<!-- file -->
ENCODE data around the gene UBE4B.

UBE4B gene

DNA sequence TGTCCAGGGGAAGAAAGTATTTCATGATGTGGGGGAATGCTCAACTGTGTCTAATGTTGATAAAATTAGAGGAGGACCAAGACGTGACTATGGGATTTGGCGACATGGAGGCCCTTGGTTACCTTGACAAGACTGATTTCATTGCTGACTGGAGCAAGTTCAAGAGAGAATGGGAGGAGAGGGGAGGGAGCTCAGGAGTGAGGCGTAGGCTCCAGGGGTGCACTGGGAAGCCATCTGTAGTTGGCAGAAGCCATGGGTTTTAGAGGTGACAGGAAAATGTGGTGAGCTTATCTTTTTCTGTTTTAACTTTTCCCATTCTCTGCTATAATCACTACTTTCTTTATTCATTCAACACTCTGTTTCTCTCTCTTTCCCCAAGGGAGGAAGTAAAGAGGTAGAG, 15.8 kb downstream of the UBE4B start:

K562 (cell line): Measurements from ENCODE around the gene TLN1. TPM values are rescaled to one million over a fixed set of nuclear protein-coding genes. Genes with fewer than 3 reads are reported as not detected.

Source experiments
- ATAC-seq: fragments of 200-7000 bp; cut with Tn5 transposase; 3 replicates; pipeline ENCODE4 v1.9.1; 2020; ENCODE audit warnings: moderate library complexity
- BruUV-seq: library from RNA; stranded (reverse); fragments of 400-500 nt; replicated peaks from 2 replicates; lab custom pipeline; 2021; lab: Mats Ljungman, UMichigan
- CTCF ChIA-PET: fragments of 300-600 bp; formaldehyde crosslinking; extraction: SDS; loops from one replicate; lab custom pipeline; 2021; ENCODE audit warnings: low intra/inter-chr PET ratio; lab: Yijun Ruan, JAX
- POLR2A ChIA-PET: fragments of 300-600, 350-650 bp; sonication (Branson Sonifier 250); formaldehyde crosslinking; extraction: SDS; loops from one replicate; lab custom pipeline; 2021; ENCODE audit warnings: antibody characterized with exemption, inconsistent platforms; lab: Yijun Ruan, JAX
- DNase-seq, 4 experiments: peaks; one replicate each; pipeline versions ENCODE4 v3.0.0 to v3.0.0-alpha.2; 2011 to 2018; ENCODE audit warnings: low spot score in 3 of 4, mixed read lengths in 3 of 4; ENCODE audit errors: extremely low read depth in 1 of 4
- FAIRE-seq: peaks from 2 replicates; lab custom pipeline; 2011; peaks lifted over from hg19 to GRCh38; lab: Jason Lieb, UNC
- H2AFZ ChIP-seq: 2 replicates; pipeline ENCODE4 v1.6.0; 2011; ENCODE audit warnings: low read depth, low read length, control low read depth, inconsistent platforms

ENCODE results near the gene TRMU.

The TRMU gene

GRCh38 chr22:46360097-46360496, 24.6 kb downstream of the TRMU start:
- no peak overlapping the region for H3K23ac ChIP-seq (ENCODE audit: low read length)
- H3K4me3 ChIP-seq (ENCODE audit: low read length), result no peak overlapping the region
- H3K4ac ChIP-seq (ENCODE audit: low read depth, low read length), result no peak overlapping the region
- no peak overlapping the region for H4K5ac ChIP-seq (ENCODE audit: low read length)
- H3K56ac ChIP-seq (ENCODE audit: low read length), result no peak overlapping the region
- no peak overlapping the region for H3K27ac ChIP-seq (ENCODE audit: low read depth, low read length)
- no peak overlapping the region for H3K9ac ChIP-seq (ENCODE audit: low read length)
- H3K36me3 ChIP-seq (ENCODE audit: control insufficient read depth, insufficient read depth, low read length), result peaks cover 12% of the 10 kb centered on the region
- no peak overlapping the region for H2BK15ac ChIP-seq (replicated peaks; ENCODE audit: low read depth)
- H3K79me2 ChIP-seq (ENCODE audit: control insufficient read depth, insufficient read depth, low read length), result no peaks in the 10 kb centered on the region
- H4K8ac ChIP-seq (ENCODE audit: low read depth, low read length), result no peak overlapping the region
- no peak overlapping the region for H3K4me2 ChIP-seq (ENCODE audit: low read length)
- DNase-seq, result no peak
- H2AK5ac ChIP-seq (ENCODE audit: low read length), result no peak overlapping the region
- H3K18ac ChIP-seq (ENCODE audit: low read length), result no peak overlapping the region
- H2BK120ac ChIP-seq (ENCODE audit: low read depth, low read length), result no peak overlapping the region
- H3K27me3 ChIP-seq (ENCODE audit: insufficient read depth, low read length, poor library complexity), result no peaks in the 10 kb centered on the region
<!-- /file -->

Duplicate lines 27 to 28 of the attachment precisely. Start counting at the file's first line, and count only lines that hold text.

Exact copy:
- no peak overlapping the region for H3K4me2 ChIP-seq (ENCODE audit: low read length)
- DNase-seq, result no peak